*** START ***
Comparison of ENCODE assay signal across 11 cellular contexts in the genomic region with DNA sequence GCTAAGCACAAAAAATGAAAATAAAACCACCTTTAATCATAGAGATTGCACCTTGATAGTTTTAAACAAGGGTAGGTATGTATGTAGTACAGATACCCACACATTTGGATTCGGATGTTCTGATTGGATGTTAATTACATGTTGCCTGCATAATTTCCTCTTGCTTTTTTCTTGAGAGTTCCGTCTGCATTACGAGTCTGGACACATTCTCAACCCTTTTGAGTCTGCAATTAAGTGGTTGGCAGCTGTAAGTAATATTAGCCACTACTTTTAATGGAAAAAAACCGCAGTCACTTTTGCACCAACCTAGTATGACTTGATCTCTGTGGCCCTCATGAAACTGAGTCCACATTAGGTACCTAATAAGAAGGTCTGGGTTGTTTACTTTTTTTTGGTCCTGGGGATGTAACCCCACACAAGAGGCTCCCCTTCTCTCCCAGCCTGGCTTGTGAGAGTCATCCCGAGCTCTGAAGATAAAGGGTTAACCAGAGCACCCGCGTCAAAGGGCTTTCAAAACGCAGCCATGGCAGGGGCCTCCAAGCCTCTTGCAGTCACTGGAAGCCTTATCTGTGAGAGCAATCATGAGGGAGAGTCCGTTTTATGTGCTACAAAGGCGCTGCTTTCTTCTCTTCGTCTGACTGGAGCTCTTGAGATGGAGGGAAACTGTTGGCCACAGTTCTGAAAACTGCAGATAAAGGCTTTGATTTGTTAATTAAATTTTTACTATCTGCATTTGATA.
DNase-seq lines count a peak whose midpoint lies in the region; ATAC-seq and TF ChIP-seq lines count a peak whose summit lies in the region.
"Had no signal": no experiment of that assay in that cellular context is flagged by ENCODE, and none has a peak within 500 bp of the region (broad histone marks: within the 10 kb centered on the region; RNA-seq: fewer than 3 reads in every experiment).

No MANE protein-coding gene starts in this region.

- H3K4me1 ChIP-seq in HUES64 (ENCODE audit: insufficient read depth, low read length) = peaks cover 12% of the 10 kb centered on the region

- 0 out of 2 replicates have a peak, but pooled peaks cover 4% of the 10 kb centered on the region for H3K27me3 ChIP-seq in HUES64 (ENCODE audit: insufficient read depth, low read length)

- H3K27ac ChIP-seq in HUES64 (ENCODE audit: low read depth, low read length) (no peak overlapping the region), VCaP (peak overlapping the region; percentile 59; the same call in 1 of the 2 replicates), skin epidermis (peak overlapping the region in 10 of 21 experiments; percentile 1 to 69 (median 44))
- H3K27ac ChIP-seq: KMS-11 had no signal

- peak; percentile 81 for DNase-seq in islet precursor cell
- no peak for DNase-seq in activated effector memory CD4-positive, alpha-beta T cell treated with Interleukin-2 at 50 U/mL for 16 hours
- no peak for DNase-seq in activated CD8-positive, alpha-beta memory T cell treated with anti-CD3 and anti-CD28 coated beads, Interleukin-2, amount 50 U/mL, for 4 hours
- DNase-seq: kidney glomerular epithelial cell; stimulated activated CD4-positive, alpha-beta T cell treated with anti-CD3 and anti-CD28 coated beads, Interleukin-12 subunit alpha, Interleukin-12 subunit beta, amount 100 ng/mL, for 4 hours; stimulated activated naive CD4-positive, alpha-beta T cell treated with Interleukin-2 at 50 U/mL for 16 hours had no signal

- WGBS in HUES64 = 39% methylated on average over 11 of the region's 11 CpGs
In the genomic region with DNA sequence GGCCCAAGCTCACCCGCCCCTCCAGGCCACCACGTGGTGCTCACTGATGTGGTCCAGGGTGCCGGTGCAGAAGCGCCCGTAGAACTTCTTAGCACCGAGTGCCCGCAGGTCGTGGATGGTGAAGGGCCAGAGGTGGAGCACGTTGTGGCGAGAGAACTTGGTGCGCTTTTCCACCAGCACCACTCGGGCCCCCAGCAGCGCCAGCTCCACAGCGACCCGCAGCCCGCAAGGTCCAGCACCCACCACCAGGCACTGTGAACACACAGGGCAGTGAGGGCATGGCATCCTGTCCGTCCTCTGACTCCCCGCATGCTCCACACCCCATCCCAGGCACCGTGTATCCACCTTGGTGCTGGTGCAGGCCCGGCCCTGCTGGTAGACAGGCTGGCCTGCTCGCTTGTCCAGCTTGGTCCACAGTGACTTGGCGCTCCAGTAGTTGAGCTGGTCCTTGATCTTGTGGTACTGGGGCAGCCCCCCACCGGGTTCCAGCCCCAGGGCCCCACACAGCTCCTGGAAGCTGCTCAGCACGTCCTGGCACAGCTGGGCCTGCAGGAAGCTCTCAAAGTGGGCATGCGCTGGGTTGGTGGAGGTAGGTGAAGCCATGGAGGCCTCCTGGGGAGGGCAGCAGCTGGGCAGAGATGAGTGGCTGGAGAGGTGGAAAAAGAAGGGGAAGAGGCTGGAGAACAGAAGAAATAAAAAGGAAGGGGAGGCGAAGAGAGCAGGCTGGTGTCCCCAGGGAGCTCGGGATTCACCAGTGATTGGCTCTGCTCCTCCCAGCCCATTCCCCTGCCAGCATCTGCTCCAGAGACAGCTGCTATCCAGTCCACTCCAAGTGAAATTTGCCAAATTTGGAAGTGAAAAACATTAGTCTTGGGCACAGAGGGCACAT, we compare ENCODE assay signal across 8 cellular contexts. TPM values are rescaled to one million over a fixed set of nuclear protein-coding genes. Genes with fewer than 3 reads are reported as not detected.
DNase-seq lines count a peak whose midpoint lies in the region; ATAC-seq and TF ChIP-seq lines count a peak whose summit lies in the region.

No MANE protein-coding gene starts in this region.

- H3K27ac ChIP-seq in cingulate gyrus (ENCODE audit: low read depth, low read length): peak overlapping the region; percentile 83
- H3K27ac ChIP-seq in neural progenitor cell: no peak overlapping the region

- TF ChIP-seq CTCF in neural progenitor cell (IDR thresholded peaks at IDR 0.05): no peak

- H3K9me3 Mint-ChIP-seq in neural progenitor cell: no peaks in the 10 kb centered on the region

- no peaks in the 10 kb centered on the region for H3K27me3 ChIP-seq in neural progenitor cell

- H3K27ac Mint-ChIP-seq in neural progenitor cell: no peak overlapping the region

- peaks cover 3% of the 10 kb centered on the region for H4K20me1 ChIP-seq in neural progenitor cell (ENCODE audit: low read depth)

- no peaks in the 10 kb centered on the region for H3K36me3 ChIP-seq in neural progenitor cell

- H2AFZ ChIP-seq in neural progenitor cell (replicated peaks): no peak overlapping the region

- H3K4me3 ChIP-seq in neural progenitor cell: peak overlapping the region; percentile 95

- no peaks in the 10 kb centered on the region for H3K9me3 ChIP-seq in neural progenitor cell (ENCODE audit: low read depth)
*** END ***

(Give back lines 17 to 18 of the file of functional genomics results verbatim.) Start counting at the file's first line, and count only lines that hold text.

- H3K27ac ChIP-seq in cingulate gyrus (ENCODE audit: low read depth, low read length): peak overlapping the region; percentile 83
- H3K27ac ChIP-seq in neural progenitor cell: no peak overlapping the region